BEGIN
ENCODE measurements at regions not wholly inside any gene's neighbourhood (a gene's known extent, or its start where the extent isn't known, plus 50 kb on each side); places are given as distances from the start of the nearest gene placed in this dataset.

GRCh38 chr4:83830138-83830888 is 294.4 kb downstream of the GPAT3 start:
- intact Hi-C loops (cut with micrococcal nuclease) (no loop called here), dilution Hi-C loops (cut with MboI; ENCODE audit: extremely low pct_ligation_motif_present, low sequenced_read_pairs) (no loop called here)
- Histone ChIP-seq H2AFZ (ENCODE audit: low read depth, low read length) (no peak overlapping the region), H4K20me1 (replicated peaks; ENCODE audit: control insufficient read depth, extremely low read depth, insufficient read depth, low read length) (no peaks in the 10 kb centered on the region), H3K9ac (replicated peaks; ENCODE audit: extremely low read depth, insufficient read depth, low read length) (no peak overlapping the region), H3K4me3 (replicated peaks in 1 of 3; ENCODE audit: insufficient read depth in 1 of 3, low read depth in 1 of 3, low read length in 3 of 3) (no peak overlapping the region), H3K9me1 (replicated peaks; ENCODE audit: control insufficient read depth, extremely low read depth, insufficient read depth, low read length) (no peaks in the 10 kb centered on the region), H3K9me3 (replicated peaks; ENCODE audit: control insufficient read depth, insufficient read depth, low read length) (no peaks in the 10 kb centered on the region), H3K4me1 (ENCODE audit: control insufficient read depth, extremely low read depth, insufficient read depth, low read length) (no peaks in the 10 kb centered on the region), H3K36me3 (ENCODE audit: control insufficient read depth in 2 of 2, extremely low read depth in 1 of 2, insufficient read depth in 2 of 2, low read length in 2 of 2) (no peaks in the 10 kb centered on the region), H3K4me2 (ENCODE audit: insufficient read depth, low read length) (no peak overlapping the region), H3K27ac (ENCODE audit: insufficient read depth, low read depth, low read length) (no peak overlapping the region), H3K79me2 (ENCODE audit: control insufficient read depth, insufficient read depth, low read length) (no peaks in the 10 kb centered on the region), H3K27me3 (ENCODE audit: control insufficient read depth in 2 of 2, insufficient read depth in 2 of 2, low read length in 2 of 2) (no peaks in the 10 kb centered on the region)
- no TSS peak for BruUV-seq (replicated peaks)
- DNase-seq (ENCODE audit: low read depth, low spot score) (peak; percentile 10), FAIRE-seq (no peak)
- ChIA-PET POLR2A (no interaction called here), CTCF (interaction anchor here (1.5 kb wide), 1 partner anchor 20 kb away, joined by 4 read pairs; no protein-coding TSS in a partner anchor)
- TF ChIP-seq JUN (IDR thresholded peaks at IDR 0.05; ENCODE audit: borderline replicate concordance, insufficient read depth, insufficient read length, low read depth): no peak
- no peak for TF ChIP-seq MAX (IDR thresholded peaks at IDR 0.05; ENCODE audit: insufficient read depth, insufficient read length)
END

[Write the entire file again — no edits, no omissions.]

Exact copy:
ENCODE measurements at regions not wholly inside any gene's neighbourhood (a gene's known extent, or its start where the extent isn't known, plus 50 kb on each side); places are given as distances from the start of the nearest gene placed in this dataset.

GRCh38 chr4:83830138-83830888 is 294.4 kb downstream of the GPAT3 start:
- intact Hi-C loops (cut with micrococcal nuclease) (no loop called here), dilution Hi-C loops (cut with MboI; ENCODE audit: extremely low pct_ligation_motif_present, low sequenced_read_pairs) (no loop called here)
- Histone ChIP-seq H2AFZ (ENCODE audit: low read depth, low read length) (no peak overlapping the region), H4K20me1 (replicated peaks; ENCODE audit: control insufficient read depth, extremely low read depth, insufficient read depth, low read length) (no peaks in the 10 kb centered on the region), H3K9ac (replicated peaks; ENCODE audit: extremely low read depth, insufficient read depth, low read length) (no peak overlapping the region), H3K4me3 (replicated peaks in 1 of 3; ENCODE audit: insufficient read depth in 1 of 3, low read depth in 1 of 3, low read length in 3 of 3) (no peak overlapping the region), H3K9me1 (replicated peaks; ENCODE audit: control insufficient read depth, extremely low read depth, insufficient read depth, low read length) (no peaks in the 10 kb centered on the region), H3K9me3 (replicated peaks; ENCODE audit: control insufficient read depth, insufficient read depth, low read length) (no peaks in the 10 kb centered on the region), H3K4me1 (ENCODE audit: control insufficient read depth, extremely low read depth, insufficient read depth, low read length) (no peaks in the 10 kb centered on the region), H3K36me3 (ENCODE audit: control insufficient read depth in 2 of 2, extremely low read depth in 1 of 2, insufficient read depth in 2 of 2, low read length in 2 of 2) (no peaks in the 10 kb centered on the region), H3K4me2 (ENCODE audit: insufficient read depth, low read length) (no peak overlapping the region), H3K27ac (ENCODE audit: insufficient read depth, low read depth, low read length) (no peak overlapping the region), H3K79me2 (ENCODE audit: control insufficient read depth, insufficient read depth, low read length) (no peaks in the 10 kb centered on the region), H3K27me3 (ENCODE audit: control insufficient read depth in 2 of 2, insufficient read depth in 2 of 2, low read length in 2 of 2) (no peaks in the 10 kb centered on the region)
- no TSS peak for BruUV-seq (replicated peaks)
- DNase-seq (ENCODE audit: low read depth, low spot score) (peak; percentile 10), FAIRE-seq (no peak)
- ChIA-PET POLR2A (no interaction called here), CTCF (interaction anchor here (1.5 kb wide), 1 partner anchor 20 kb away, joined by 4 read pairs; no protein-coding TSS in a partner anchor)
- TF ChIP-seq JUN (IDR thresholded peaks at IDR 0.05; ENCODE audit: borderline replicate concordance, insufficient read depth, insufficient read length, low read depth): no peak
- no peak for TF ChIP-seq MAX (IDR thresholded peaks at IDR 0.05; ENCODE audit: insufficient read depth, insufficient read length)